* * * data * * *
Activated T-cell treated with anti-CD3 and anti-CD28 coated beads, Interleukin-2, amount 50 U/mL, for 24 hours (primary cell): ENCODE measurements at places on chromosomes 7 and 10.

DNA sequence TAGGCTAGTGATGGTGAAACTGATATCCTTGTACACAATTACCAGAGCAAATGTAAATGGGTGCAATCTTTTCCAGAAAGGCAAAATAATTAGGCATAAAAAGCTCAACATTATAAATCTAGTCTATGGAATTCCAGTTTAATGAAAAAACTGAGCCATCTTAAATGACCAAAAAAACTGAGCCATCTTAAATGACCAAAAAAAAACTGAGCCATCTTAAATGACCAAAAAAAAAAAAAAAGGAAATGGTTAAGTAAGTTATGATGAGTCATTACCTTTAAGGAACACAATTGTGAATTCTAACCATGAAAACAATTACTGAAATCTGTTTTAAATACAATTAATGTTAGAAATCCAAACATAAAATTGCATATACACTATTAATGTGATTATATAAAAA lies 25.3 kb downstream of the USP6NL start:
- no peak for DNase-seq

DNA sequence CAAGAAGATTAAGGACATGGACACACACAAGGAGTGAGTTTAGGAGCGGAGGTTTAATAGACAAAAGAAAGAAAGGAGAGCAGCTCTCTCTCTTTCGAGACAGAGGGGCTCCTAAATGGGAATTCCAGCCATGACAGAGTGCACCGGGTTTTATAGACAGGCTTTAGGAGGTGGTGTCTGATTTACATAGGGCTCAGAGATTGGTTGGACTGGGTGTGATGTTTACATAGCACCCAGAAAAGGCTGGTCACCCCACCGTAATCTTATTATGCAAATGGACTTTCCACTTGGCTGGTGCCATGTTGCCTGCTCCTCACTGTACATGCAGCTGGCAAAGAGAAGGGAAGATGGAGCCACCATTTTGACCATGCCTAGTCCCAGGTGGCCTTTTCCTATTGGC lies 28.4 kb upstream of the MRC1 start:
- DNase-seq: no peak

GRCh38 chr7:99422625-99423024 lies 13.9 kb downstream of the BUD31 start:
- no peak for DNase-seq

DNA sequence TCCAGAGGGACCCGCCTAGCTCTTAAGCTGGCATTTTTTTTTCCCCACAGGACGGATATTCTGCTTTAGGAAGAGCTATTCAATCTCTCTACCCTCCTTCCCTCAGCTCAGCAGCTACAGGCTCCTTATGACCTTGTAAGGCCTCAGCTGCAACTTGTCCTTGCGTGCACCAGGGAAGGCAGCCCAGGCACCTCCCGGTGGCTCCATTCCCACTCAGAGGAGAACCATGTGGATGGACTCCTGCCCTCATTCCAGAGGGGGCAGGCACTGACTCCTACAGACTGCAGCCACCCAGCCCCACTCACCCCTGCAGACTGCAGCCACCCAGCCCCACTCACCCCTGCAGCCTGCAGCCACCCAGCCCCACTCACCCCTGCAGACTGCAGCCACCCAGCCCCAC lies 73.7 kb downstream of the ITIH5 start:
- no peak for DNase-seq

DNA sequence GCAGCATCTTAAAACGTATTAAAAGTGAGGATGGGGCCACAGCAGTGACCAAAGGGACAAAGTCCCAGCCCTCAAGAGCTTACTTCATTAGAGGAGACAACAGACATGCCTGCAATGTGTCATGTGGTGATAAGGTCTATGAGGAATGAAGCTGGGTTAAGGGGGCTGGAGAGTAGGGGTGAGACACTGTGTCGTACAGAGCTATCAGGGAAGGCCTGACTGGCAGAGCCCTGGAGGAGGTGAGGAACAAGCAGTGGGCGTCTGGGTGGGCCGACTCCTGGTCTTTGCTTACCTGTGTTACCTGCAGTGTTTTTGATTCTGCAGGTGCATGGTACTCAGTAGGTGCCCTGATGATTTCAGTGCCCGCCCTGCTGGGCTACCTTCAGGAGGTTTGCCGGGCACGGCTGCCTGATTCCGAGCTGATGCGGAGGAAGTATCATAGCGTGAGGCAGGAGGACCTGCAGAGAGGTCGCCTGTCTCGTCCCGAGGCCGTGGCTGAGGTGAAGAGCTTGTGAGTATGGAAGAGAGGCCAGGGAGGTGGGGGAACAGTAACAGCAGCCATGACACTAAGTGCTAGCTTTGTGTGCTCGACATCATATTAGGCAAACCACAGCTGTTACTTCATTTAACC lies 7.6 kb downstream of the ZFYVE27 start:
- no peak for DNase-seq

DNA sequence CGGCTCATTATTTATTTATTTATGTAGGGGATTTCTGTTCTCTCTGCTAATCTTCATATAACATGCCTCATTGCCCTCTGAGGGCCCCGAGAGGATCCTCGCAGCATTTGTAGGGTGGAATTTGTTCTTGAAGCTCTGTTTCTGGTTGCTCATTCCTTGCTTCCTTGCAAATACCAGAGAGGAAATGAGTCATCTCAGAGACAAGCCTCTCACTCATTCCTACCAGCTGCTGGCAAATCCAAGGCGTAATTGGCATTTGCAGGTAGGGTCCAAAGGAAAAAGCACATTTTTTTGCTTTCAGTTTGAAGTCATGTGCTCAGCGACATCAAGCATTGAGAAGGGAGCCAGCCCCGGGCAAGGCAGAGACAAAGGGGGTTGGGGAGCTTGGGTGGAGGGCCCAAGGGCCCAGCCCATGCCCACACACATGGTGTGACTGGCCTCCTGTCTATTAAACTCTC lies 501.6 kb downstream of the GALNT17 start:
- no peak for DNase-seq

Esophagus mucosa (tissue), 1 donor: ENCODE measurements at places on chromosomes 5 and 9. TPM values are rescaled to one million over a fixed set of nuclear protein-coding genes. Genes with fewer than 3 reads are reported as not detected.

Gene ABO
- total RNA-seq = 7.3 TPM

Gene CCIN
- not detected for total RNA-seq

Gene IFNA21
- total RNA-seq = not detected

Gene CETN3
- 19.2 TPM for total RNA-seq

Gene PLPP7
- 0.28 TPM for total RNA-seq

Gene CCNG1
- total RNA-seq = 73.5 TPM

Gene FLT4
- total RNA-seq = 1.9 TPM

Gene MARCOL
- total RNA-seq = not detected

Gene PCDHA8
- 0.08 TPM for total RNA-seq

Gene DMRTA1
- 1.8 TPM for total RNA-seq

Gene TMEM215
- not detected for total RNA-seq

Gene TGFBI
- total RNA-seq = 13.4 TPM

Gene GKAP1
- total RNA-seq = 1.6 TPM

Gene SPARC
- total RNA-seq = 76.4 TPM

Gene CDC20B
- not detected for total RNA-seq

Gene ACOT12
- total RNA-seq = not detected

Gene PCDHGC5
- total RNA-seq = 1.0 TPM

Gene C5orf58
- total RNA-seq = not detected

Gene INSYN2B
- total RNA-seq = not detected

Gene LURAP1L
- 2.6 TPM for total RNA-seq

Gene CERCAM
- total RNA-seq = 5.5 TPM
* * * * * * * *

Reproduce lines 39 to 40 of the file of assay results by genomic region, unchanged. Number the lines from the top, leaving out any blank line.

Gene GKAP1
- total RNA-seq = 1.6 TPM